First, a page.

Writer: Bertolt Brecht
Director: Yury Butusov
Reviewer: Gus Mitchell
The Moscow Pushkin Drama Theatre is certainly not short on ambition. In just one week at the Barbican they have been performing three of their most acclaimed productions: Chekhov’s The Cherry Orchard, Brecht’s The Good Person of Szechwan, and Mother’s Field, a wordless adaptation of a Russian novella. Sadly, it was only the middle one of these which I managed to catch before they head back to Moscow. It was a stirring three hours, twenty minutes, in Russian with English surtitles, and it made case strongly that if UK theatre wants to see itself becoming more adventurous there need to be more opportunities for companies like this one to show their work in major venues.
The Good Person of Szechwan, one of Brecht’s signature plays, concerns the prostitute Shen-Te, unexpectedly rewarded by the gods for her good nature and kindness in a world seemingly overrun by greed, cruelty and indifference. However, her reward –the running of a tobacco shop – increasingly attracts the unwholesome mass of humanity, stretching her goodness to its limits.
The MPDT company understands and embraces full-bloodedly what one feels to be the huge themes and question at stake in Brecht’s parable play: is it possible to be a good person in a world that is inherently bad?
At the centre of an astounding cast of actors is Alexandra Ursulyak as Shen-Te and her alter-ego, her hyper-capitalist ‘cousin’, Shui Ta. The sheer range and energy of Ursulyak’s acting makes one glance at this year’s Oscar contenders and roll the eyes. From tender love to wily bravado to complete despair, her performance leaves one exhausted in the best possible way. The company is uniform in their dedication, and all of them stand out in different ways, not one player being incidental or feeling less than crucial. From Anastasia Lebedeva’s delicately haunting presence as the Gods to the disturbing urgency of Alexander Matrosov of the Wong, the play’s quasi-MC, to Alexander Arsentiev’s magnetism and coldness – each of the actors feels both like a creation brought completely to life and observing themselves, which is the essence of what Brecht wanted from his actor.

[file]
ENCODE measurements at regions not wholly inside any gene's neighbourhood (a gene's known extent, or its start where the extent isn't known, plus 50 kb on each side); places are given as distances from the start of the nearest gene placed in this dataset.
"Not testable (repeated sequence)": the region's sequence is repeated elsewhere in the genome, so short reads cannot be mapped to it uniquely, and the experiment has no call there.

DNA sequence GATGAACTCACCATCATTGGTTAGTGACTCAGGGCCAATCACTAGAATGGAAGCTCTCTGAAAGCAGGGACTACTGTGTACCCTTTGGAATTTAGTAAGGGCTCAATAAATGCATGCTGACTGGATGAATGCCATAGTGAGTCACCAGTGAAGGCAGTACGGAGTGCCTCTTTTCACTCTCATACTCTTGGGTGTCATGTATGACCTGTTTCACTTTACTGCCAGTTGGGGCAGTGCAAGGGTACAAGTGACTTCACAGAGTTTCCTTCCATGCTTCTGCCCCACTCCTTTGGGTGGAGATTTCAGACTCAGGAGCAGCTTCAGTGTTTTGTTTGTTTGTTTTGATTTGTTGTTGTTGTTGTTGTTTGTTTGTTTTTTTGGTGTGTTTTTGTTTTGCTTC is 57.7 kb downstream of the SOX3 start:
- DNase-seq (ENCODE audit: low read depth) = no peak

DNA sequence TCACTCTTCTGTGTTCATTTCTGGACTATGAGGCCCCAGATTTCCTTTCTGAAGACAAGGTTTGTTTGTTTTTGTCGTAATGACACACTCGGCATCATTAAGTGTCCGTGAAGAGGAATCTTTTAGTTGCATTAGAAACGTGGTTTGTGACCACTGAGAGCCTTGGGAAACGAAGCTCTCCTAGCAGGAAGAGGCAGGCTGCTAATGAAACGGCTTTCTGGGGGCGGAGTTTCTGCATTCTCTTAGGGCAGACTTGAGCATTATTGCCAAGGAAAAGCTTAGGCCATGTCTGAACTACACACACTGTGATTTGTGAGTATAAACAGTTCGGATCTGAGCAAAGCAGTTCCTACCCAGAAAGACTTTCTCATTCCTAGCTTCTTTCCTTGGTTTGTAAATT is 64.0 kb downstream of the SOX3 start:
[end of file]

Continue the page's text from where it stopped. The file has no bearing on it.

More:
Alexander Shishkin’s set involves a raked stage, and for the main part the cavernous hollow of the whole Barbican theatre is visible, keeping with the bare-all aesthetic often used for Brecht. Three life-size and beautifully constructed birch trees are the mainstay of the set, and their skeletal presence begins to remind you more of the skeletal trees of Beckett’s Waiting for Godot, and its own portrait of an empty, loss-filled world. As the production unfolds (and it is long, and there are many, many scenes) the manoeuvring of things like standing microphones, bags of sand, packing cases and factory paraphernalia feels one continuous movement. Alexander Sivaev’s lighting, though never drawing attention, picks out with photo-like precision the makeup-tracks on Ursulyak’s face, the ghostly blonde of Lebedeva’s hair, Arsentiev’s head taking its place in the centre of a hangman’s noose in shadows on the back wall.
This is Brecht with commitment to both the metaphysical and moral importance of Shen-Te’s parable. Rather confusingly they describe the production as ‘a parable for our universe’, rather than trying in more traditional Brechtian style to update the play with modern political relevance. You can see why the sponsor of the MPDT’s week at the Barbican, Roman Abramovich, was so taken with this production in particular. It does not, as Brecht is often thought to do, and does in so many other plays, make the injustices and inequalities of the world seem rooted in particular economic or social facts or factors. Instead, Good Personleans more toward viewing the entire universe as simply not set up for goodness.
However, the MPDT production embraces the play’s undoubtable ambiguity and it enacts a particular vision of Brecht’s story with visceral theatrical force.
Reviewed on the 8 Feb 2019 | Image: Alex Yocu